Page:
Given how prevalent Marcus Gunn pupil is with certain eye conditions—particularly those that involve the retina or optic nerve (but only optic nerve disease that occurs in front of the optic chiasm)—the swinging light test is a useful tool in detecting these diseases.

And while it may be tempting to conduct your own test to find your pupillary response, this is something that is best left to professionals in the context of a comprehensive eye exam—rather than a flashlight and your bathroom mirror.


The treatment for Marcus Gunn pupil is directed towards the underlying cause of the eye defect, given that it is a symptom of other conditions. For example if Marcus Gunn pupil is a result of:

  • Orbital cellulitis, the treatment would involve intravenous antibiotics orsurgical procedures, including those to drain the sinuses or an abscess of orbital fat.
  • Glaucoma, treatment may include medication, laser surgery, or other types of non-laser surgical procedures, like a trabeculectomy, cataract surgery, or the implantation of a drainage device.
  • Retinal detachment, treatment might include a freeze treatment, laser surgery, or a more involved surgery required to move the retina back in place.
  • Optic nerve lesion or optic neuritis, treatment options could involve a short course of steroids, which are typically injected into your veins.

Talk to Your Healthcare Provider Before Starting Any New Regimen

As is the case with basically every condition involving our body or brain, people with Marcus Gunn pupil should consult their healthcare provider before beginning any type of new health or fitness regimen. This includes activities we typically think of as being gentle—like yoga.

For example, if you are experiencing a flare-up of a condition that causes Marcus Gunn pupil, you probably want to hold off on taking up yoga until it has cleared up. But again, before adding anything to your health or wellness routine, talk to your healthcare provider first.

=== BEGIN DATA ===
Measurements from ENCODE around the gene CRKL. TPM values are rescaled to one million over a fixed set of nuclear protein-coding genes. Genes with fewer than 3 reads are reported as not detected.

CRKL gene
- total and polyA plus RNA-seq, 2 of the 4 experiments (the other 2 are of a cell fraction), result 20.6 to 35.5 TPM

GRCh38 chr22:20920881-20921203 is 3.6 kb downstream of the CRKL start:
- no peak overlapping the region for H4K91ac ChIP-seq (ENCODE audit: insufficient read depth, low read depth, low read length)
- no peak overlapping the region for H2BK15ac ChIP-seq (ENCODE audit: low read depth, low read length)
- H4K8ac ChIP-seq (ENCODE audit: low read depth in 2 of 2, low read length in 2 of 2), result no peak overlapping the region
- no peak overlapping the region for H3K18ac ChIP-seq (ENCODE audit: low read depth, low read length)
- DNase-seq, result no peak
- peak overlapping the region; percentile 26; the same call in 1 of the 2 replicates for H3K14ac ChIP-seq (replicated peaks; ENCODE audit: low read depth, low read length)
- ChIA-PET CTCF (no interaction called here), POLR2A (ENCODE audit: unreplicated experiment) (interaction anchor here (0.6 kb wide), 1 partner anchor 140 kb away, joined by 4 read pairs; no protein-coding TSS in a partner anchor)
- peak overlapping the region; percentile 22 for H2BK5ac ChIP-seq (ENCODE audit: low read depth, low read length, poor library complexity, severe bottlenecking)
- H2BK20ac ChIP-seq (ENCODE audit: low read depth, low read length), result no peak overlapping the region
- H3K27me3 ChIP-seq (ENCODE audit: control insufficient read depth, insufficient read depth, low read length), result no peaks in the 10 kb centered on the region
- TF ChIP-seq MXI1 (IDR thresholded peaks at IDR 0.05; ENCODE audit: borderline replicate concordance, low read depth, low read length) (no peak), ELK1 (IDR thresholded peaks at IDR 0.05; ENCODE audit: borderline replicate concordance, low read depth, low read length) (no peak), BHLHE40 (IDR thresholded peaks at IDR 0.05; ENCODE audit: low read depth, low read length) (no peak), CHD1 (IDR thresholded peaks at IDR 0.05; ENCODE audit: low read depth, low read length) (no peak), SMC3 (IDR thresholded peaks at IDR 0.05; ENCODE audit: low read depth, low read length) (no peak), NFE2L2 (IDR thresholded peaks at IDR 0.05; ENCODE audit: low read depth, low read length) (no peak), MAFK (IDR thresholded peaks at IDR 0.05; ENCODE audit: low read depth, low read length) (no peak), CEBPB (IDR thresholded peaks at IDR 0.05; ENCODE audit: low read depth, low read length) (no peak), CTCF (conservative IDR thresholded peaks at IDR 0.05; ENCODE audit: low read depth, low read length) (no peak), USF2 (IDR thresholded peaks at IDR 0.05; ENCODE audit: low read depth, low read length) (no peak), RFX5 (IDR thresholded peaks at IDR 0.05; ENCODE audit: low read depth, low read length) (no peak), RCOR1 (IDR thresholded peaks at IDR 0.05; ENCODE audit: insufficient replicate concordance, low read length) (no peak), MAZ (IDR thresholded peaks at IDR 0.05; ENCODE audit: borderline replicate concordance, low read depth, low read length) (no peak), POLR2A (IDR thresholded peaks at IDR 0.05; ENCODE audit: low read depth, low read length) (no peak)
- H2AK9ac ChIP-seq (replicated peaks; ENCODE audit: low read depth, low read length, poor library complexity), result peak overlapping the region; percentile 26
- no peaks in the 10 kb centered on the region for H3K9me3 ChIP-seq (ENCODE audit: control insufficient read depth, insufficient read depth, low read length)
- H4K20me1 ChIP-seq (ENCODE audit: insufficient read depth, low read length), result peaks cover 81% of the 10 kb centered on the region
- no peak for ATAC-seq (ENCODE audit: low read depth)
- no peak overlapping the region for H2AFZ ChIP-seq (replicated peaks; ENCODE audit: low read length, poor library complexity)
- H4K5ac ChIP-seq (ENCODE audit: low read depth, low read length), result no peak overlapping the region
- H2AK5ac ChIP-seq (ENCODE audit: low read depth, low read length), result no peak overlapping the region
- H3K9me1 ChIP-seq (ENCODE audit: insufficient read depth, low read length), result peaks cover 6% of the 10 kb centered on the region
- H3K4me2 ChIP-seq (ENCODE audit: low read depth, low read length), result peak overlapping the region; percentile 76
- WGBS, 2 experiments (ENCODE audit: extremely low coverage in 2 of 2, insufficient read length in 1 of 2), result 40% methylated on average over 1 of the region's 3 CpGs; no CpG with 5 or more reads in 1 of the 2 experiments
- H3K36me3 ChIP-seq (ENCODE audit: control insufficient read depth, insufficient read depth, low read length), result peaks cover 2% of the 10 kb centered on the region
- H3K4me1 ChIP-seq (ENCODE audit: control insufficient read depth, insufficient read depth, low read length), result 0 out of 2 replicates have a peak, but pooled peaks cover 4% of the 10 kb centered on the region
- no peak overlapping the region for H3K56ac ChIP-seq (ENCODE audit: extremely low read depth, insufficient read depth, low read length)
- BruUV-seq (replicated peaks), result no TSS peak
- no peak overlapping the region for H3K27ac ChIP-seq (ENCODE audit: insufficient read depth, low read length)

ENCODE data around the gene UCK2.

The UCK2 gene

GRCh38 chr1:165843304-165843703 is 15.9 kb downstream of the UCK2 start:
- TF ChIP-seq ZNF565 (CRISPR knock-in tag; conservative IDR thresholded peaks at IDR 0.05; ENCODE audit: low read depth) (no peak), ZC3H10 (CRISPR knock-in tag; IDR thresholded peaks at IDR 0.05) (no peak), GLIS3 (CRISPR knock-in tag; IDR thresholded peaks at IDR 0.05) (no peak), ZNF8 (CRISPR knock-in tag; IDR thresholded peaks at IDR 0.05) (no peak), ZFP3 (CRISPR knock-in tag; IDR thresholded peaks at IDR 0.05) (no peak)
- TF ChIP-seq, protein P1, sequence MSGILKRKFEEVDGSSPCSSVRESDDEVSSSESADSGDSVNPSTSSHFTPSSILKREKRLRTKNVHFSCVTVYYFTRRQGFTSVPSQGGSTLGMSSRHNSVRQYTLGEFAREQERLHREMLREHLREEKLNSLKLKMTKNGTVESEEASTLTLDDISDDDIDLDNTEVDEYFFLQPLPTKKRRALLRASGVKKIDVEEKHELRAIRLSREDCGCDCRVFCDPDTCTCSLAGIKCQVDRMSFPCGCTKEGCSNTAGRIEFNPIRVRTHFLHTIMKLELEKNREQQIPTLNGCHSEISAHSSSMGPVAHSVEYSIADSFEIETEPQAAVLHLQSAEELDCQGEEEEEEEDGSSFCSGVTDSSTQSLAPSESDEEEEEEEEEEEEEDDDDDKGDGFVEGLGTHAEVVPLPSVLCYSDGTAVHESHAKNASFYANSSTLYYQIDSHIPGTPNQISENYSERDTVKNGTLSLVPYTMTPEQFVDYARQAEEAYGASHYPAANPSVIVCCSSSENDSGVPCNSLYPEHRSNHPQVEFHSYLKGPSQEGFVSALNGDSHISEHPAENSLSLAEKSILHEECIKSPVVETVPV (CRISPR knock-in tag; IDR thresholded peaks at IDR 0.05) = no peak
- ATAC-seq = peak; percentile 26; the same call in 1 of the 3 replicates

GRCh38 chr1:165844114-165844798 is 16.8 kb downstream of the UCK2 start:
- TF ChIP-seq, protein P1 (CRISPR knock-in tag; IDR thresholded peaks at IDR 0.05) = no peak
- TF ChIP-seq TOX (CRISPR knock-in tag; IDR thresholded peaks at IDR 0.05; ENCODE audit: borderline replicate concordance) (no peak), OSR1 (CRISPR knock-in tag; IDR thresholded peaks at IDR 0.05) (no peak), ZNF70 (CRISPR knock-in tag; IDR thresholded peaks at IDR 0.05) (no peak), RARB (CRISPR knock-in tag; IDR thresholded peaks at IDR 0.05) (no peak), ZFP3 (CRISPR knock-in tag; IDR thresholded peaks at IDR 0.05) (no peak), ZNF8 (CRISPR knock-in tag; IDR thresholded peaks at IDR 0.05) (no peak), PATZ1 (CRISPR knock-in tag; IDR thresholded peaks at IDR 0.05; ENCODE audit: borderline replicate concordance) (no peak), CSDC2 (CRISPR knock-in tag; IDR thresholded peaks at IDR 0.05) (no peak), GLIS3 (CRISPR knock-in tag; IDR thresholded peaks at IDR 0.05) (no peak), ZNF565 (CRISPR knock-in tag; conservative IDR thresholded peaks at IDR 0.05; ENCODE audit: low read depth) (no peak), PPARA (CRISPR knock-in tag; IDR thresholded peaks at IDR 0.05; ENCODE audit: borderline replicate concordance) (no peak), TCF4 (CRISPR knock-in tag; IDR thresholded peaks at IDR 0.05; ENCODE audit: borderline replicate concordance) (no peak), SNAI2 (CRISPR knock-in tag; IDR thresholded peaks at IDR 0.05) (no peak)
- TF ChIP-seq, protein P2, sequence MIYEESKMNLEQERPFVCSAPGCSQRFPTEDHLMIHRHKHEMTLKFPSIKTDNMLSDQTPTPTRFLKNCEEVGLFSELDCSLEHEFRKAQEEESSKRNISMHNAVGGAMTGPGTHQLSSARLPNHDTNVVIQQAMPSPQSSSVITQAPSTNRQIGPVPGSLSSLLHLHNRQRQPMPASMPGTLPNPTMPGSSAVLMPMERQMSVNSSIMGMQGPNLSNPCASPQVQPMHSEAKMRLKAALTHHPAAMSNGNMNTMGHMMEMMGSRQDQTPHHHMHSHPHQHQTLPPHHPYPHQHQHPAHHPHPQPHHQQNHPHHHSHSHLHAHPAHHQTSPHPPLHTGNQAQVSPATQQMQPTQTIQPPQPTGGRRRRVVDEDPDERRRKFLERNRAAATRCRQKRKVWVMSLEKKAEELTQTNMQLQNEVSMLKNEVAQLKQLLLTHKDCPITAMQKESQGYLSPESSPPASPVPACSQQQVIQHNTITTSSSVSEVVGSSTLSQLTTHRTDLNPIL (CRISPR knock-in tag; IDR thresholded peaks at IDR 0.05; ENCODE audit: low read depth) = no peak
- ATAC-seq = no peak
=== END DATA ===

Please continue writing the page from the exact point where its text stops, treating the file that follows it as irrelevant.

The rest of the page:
A Word From Verywell

If it feels as though something is wrong with your eye—or any other part of your body for that matter—it's always a good idea to discuss it with your healthcare provider. Listen to your body; what might seem like no big deal could turn out to be the sign of something more serious, and—in many situations—the earlier a problem is caught, the more can be done to help.

Of course, that doesn't mean we should panic and assume the worst anytime we experience something slightly different relating to our body. It's more about being aware and noticing when something feels off.

8 Sources
Verywell Health uses only high-quality sources, including peer-reviewed studies, to support the facts within our articles. Read our editorial process to learn more about how we fact-check and keep our content accurate, reliable, and trustworthy.
  1. Pearce J. The Marcus Gunn pupilJournal of Neurology, Neurosurgery & Psychiatry. 1996;61(5):520. doi:10.11362Fjnnp.61.5.520

  2. Stanford Medicine. Pupillary responses.

  3. Pearce, J., 1996. The Marcus Gunn pupil. Journal of neurology, neurosurgery, and psychiatry, 1996; 61(5): 520.

  4. Broadway DC. How to test for a relative afferent pupillary defect (RAPD). Community Eye Health. 2012;25(79-80):58-59.

  5. Merrow AC, Linscott LL, O’Hara SM, et al., eds. Orbital cellulitis. In: Diagnostic Imaging: Pediatrics (Third Edition). Diagnostic Imaging. Elsevier; 2017:1160-1163. doi:10.1016/B978-0-323-44306-7.50426-6

  6. American Academy of Ophthalmology. Glaucoma treatment.

  7. National Eye Institute. Retinal detachment.

  8. Johns Hopkins Medicine. Optic neuritis.

By Elizabeth Yuko, PhD
Elizabeth Yuko, PhD, is a bioethicist and journalist, as well as an adjunct professor of ethics at Dublin City University. She has written for publications including The New York Times, The Washington Post, The Atlantic, Rolling Stone, and more.